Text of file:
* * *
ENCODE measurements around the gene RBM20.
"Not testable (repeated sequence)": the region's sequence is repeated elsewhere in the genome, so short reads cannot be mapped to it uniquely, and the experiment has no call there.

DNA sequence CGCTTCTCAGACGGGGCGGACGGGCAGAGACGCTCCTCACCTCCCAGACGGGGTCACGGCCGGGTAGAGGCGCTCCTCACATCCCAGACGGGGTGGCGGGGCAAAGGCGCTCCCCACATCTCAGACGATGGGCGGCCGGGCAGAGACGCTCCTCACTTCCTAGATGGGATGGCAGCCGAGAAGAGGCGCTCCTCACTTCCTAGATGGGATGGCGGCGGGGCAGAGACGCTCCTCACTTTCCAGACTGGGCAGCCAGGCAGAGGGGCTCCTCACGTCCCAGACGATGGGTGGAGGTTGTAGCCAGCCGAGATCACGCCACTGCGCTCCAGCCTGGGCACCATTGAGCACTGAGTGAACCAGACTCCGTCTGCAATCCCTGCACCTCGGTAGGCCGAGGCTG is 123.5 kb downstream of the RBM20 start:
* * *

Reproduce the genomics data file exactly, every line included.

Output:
ENCODE measurements around the gene RBM20.
"Not testable (repeated sequence)": the region's sequence is repeated elsewhere in the genome, so short reads cannot be mapped to it uniquely, and the experiment has no call there.

DNA sequence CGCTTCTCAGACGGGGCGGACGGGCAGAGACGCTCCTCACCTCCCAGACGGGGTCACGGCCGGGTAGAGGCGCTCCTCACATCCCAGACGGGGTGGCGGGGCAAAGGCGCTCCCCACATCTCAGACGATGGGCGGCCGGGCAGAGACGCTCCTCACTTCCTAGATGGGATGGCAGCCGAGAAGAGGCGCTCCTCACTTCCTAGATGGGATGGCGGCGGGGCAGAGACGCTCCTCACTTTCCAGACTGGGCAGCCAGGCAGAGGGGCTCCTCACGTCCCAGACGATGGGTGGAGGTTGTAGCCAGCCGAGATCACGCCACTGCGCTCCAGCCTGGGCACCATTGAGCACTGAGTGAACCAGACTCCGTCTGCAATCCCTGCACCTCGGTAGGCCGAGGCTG is 123.5 kb downstream of the RBM20 start: